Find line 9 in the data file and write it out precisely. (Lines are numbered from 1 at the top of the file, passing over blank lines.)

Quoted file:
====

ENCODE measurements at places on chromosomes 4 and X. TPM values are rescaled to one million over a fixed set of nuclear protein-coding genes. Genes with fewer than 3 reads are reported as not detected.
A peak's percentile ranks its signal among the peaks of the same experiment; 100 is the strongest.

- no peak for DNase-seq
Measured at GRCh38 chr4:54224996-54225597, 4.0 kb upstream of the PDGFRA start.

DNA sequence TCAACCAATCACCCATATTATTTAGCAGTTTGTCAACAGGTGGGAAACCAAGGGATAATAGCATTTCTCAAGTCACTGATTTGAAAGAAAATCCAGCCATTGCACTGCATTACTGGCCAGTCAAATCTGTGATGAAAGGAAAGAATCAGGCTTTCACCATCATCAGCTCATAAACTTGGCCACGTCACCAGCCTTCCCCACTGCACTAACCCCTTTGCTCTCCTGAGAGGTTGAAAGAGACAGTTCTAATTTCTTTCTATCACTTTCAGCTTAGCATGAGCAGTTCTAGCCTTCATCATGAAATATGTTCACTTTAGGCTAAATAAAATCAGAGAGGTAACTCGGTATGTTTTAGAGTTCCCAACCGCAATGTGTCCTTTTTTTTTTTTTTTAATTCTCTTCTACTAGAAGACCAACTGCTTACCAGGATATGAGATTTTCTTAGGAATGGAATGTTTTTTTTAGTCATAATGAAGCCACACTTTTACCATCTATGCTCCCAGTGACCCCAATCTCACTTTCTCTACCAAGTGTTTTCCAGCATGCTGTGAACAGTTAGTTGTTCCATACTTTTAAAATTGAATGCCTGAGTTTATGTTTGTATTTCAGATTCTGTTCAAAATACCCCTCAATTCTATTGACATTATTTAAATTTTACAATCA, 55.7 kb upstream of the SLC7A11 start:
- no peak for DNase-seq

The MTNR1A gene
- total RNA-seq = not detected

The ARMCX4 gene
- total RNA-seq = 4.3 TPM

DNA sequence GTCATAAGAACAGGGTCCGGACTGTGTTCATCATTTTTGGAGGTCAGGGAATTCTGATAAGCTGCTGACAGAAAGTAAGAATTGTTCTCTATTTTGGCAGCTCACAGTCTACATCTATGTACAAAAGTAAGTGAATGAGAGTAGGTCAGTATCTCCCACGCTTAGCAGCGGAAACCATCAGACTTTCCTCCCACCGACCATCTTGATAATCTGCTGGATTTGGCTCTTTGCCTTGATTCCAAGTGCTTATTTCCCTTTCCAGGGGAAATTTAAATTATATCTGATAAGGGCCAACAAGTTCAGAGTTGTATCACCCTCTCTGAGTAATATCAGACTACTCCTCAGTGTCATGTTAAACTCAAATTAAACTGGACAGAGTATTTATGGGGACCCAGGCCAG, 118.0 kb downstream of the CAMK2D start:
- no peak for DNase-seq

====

The ARMCX4 gene